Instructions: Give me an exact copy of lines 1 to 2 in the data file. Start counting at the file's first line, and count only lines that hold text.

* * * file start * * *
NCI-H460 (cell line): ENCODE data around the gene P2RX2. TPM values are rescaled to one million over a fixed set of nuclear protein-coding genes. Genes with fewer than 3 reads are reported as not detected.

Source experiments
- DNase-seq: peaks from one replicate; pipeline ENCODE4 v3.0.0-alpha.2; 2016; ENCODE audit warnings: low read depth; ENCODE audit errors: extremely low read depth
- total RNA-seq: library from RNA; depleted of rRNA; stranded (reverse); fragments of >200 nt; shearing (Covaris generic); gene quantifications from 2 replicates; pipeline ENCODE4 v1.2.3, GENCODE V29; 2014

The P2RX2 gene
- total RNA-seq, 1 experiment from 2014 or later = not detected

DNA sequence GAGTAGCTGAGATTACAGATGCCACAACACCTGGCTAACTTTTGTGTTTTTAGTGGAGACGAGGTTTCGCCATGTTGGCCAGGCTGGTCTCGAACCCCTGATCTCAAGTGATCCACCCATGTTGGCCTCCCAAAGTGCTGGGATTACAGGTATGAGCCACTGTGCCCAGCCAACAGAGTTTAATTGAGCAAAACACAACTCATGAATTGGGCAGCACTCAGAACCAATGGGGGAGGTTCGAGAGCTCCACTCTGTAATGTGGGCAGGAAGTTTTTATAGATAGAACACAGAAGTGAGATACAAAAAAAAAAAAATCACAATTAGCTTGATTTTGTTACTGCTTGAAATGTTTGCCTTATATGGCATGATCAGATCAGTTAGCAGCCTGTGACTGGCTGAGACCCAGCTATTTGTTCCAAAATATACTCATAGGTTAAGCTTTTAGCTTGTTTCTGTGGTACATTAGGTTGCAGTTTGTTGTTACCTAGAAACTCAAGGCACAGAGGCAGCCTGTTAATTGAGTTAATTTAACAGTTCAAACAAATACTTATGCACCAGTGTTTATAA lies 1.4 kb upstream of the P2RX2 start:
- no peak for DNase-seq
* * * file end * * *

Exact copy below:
NCI-H460 (cell line): ENCODE data around the gene P2RX2. TPM values are rescaled to one million over a fixed set of nuclear protein-coding genes. Genes with fewer than 3 reads are reported as not detected.

Source experiments